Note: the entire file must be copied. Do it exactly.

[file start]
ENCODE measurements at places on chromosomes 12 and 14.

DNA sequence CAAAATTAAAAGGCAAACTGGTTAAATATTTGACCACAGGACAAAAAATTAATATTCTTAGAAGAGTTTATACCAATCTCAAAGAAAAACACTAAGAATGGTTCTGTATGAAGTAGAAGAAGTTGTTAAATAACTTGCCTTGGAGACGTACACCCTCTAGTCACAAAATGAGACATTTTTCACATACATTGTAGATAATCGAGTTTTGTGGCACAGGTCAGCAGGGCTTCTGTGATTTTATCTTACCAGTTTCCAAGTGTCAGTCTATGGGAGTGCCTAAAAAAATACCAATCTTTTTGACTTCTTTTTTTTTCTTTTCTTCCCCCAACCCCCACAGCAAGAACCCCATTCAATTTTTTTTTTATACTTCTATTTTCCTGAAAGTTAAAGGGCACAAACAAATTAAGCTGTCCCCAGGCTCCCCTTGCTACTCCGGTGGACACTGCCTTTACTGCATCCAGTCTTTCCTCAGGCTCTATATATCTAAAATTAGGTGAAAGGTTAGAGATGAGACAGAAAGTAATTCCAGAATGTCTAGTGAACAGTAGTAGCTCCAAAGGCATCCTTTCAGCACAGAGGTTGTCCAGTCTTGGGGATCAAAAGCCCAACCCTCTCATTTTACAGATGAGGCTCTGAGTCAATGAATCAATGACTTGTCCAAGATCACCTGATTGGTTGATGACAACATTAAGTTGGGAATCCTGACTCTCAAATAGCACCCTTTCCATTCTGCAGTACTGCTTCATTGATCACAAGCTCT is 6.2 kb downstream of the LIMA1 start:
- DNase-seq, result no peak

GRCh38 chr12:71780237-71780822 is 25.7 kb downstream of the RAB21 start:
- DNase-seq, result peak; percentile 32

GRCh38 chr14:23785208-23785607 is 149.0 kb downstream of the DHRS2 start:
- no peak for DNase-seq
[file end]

ENCODE measurements at places on chromosomes 12 and 14.

DNA sequence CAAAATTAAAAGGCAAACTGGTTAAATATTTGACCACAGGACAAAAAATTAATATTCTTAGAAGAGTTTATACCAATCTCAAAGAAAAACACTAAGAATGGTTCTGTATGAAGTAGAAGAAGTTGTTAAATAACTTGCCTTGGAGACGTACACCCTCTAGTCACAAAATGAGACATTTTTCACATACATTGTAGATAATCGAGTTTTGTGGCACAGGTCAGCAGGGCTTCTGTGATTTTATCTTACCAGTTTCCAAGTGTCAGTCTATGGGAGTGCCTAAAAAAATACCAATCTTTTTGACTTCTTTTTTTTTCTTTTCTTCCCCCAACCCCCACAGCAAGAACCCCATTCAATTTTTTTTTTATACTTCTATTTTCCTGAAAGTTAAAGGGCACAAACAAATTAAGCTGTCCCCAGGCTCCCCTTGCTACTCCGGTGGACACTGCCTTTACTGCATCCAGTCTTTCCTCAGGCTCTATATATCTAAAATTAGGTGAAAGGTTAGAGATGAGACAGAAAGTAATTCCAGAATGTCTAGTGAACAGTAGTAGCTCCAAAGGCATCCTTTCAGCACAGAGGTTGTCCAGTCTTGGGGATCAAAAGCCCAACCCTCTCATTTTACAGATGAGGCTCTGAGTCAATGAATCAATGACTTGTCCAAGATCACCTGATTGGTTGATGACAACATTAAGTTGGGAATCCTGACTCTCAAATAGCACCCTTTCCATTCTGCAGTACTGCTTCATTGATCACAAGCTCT is 6.2 kb downstream of the LIMA1 start:
- DNase-seq, result no peak

GRCh38 chr12:71780237-71780822 is 25.7 kb downstream of the RAB21 start:
- DNase-seq, result peak; percentile 32

GRCh38 chr14:23785208-23785607 is 149.0 kb downstream of the DHRS2 start:
- no peak for DNase-seq